A few weeks ago, SR exposed the tax avoidance scheme at Caledonian MacBrayne, which employs most of its crew (around 650) in Guernsey, thus avoiding the inconvenience of employers’ NIC….
A few weeks ago, SR exposed the tax avoidance scheme at Caledonian MacBrayne, which employs most of its crew (around 650) in Guernsey, thus avoiding the inconvenience of employers’ NIC. This imaginative form of tax planning is, of course, well known in the private sector. The mastermind of the Conservative election campaign – not much of a mastermind judging by present evidence – is based for revenue purposes in Belize, wherever that it is. Perhaps he is one of the many Britons stranded by Icelandic ash, that turbulent metaphor for our restless times. But Cal Mac is not in the private sector. Since it receives a handout from the Scottish Government of £90 million a year, you could say that it is public, very public indeed.
Possibly I am naive in clinging to the notion that subsidy of that order pre-supposes some degree of social responsibility. The prime minister has made it clear that next year’s modest rise in NIC is necessary to pay for essential public services such as health. I wonder how that message is going down in Gourock, headquarters of the ferry operator, and whether the directors, the ministerial appointees, feel a twinge of conscience. Its offshore arrangement not only absolves it of the need to pay the proposed increase, it absolves it of the need to pay employers’ NIC at all.
What if other organisations dependent on public subsidy behaved in this extraordinary fashion? Audit Scotland, the high-spending outfit which dares to lecture the Scottish Government on expenditure, keeps the books of more than 200 public bodies. Why doesn’t Audit Scotland, Uncle Bob Black and all, float off to Guernsey? What is to stop its clients from doing likewise? The argument of Cal Mac, in so far as it has one, is that if it didn’t save money by avoiding employers’ NIC it would require an additional subsidy to make up the difference. Exactly the same case could be made by the public sector in general.
Since SR published its exposure, we have had several responses. A few specialists wonder to what extent the retirement and other benefits of the crew are protected. Despite Cal Mac’s assurance that it deducts the employee’s share and passes it on to the UK government, there is some scepticism that the employee is fully safeguarded; there is a view that the failure to pay the employer’s side may prejudice the long-term welfare of the workers. What does the company have to say about this disturbing theory? The question assumes that the company will have anything to say.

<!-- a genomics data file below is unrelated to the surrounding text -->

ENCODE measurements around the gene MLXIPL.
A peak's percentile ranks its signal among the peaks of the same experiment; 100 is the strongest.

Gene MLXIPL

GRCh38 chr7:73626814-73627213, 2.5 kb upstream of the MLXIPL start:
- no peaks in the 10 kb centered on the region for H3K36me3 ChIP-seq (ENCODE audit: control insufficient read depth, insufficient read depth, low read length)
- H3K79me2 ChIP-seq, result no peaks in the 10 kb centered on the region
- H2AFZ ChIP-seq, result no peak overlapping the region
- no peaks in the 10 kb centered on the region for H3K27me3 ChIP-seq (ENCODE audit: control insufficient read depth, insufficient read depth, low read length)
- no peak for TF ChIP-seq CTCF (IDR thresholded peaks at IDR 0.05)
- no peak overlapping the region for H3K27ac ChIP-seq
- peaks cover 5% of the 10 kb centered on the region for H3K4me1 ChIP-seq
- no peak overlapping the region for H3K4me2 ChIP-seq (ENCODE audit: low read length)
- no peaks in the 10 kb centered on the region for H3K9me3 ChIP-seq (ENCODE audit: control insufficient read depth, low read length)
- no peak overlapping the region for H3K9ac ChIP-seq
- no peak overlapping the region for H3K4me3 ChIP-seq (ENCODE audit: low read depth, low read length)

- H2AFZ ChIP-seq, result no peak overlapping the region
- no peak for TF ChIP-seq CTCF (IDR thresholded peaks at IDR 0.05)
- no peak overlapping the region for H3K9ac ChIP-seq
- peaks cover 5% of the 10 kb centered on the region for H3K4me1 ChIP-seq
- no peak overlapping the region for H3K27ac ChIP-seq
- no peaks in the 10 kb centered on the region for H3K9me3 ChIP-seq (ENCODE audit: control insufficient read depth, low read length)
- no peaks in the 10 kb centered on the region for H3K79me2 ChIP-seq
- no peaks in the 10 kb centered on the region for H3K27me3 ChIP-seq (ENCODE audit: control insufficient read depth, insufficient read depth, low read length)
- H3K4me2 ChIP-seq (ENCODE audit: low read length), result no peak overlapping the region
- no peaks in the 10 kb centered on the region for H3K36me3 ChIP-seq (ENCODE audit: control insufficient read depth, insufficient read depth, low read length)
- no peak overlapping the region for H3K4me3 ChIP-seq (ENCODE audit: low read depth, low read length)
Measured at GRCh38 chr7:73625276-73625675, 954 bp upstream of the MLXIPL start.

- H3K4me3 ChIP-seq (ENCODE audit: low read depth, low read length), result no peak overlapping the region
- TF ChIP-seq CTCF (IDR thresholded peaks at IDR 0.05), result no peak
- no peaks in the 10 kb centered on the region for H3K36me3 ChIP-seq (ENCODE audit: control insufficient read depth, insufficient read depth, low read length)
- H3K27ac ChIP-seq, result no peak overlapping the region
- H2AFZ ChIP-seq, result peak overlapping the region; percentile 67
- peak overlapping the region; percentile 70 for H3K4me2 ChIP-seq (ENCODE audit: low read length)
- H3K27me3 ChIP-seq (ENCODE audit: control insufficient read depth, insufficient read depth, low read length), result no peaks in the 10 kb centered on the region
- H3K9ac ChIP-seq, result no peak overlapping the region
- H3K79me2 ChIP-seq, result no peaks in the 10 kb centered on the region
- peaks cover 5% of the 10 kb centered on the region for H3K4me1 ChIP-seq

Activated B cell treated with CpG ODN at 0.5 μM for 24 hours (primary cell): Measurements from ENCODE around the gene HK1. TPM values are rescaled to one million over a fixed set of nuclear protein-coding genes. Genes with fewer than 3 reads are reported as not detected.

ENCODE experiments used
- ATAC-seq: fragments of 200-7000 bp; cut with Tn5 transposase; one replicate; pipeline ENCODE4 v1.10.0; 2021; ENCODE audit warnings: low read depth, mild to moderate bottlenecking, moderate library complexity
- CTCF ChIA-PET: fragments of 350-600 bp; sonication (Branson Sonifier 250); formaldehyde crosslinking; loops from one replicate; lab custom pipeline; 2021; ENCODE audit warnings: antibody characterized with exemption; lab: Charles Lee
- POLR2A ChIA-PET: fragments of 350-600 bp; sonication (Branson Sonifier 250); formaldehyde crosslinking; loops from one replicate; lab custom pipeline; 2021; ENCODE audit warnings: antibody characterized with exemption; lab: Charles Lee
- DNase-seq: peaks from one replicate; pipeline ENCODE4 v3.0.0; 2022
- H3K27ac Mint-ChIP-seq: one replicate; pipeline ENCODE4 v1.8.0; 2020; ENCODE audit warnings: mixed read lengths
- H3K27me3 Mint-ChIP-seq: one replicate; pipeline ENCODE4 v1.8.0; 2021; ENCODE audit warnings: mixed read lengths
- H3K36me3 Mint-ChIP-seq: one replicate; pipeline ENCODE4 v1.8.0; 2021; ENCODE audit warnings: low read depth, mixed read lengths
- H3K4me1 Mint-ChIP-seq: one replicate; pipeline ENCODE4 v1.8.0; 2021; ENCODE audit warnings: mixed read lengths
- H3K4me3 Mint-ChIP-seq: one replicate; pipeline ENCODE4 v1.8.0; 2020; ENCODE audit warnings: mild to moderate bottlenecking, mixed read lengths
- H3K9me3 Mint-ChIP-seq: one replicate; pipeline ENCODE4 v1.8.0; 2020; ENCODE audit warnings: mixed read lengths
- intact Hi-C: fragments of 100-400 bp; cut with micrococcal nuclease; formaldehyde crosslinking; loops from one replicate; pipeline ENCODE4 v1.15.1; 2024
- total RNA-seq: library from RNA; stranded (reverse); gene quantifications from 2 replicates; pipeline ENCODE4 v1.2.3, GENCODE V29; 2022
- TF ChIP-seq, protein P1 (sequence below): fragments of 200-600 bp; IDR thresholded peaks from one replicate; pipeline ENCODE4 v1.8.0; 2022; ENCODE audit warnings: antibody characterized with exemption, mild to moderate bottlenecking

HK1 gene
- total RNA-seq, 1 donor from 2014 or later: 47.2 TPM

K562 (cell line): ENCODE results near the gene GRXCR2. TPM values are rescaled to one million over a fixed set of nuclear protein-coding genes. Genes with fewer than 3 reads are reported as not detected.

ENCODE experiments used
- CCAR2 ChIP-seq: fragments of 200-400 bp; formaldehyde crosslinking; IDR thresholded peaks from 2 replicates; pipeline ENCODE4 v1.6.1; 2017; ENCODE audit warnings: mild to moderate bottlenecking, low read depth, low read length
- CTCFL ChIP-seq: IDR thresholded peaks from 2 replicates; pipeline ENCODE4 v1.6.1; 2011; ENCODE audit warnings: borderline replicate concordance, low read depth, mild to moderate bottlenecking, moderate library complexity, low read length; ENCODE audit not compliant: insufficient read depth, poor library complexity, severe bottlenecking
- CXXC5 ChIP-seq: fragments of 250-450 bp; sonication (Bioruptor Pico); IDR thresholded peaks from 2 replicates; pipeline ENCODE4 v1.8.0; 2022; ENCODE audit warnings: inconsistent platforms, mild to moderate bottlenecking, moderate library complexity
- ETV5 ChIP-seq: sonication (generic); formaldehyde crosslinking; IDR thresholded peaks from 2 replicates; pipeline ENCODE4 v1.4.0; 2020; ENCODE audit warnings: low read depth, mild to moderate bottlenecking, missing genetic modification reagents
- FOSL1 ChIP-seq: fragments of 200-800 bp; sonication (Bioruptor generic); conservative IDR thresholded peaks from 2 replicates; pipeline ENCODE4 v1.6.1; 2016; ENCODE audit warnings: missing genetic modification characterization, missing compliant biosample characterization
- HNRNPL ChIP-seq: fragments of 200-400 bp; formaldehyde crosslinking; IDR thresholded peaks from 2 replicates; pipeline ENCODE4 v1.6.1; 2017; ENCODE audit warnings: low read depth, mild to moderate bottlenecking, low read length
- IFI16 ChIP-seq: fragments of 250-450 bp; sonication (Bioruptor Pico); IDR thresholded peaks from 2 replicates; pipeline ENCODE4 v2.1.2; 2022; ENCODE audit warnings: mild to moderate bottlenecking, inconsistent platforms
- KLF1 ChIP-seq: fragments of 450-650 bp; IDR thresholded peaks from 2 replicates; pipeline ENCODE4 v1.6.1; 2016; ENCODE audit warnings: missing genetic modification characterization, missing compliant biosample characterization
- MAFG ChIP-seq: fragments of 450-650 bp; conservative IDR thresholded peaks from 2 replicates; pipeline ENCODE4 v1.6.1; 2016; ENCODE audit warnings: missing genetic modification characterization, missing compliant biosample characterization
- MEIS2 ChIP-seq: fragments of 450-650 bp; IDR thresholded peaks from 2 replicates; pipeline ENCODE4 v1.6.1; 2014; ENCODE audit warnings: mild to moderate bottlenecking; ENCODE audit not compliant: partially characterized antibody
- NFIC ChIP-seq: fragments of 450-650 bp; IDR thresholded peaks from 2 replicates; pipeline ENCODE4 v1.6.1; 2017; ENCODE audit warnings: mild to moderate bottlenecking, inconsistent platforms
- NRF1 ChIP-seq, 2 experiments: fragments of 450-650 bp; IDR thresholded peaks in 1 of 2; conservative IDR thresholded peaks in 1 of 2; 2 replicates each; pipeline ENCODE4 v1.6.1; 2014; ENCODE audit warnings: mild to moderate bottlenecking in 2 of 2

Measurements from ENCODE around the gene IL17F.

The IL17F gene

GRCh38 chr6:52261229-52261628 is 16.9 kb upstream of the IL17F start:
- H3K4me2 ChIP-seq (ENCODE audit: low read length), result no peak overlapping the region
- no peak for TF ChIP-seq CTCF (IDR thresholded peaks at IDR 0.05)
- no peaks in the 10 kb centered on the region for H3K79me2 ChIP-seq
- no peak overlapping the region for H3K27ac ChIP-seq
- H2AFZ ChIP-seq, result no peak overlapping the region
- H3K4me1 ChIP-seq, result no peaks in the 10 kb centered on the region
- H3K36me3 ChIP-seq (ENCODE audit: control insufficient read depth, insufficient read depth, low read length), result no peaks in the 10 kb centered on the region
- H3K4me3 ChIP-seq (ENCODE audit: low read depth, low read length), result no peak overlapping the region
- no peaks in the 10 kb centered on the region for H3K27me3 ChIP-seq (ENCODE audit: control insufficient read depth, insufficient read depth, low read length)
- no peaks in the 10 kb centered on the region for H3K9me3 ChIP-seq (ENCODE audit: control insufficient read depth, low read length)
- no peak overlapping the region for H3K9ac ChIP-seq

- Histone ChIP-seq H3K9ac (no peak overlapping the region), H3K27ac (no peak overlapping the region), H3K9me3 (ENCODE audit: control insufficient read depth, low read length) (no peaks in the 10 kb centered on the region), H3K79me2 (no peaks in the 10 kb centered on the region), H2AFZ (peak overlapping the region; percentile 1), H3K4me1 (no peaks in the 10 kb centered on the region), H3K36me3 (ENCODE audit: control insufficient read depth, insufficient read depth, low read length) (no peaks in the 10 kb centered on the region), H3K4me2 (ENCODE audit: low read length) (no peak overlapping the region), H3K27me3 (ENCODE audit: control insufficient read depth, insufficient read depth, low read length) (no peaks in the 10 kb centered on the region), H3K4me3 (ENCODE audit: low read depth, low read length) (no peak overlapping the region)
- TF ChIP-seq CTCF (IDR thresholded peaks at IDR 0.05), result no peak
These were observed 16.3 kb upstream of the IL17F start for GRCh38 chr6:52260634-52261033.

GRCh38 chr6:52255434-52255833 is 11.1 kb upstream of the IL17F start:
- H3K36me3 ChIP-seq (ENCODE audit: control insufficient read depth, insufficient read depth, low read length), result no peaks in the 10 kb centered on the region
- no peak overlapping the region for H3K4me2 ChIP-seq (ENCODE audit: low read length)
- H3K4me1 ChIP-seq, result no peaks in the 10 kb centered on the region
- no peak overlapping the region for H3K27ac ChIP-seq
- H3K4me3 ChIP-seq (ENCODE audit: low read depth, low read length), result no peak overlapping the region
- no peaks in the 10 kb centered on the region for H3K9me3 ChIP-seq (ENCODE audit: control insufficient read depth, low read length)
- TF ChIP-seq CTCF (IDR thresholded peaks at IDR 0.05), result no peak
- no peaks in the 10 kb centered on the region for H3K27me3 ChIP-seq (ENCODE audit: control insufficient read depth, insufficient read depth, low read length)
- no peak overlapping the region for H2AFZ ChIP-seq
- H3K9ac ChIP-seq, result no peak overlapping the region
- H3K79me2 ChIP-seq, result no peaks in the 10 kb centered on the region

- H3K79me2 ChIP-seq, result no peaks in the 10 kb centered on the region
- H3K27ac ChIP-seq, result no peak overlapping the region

A minister of the Church of Scotland may propose to the Kirk Assembly next month that, in these difficult times for the church, the whole ministry should be transferred to Guernsey for NIC purposes. ‘The earth belongs unto the Lord and all that it contains, except the Kyles and Western Isles, for they are all MacBrayne’s’…in that case, the Lord has some rights in the matter, marginal perhaps, but possibly conferring some tax advantages.
And we have heard from the Labour MSP George Foulkes who, following SR’s investigation and unknown to SR, put a question to the transport minister Stewart Stevenson.
Their exchange is worth quoting in full:
George Foulkes: Do the minister and the cabinet secretary share my concern that a publicly owned company has a tax avoidance scheme that uses a Guernsey-based subsidiary? Will the minister raise that matter with Caledonian MacBrayne and insist that it accepts full responsibility for paying employer contributions to national insurance for all its employees in the United Kingdom?
Stewart Stevenson: Mr Foulkes is sometimes not entirely wise in choosing subjects. The change that was made to create Caledonian MacBrayne Crewing (Guernsey) Ltd was, of course, entirely an initiative conducted under the previous administration for the purposes that Mr Foulkes has just described. If he has not already done so, he will receive a written answer from me very shortly that shows that the subject has not been one on which concern has been expressed until now. However, I am interested that the Labour Party has resiled from its previous decisions.
Let’s ignore the dripping condescension of the first sentence of the answer. Let’s set aside the wilful misunderstanding of the role of individual members and the implication that they, whatever the legitimacy of their concerns, inevitably speak for their party and never for themselves. If that is the basis on which devolution came to Scotland, I wonder why we bothered. Let’s yawn in contempt at the suggestion that all challenge to policies determined before the ruling party came to power can be dismissed on the grounds that it was the other lot wot done it. Dear heavens. Let’s grow up, shall we?
Instead, let’s examine the slender content of Mr Stevenson’s reply. He argues in effect that the question is of no concern because no one has expressed any concern. This is untrue. We have expressed concern; we have produced many facts to support our concern; we will go on expressing concern until something is done. Mr Stevenson’s answer is also absurd. It implies that politicians have no mind or will of their own, that they are mere facilitators of public opinion.
The minister has a degree in mathematics, so he should have a grasp of logic. He used to lecture in business studies, so he should be aware of the contribution of employers’ NIC to the economy. He worked for the Bank of Scotland, so he should be conscious of what happens when organisations behave badly. He is a member of a left-of-centre party with a keen social conscience and a commitment to the poor, so he should be sympathetic to the protection of public services for which employers’ NIC helps to pay.
His answer is abysmal. It is no answer. Cal Mac avoids the taxes. He avoids the question.
Read Kenneth Roy in the Scottish Review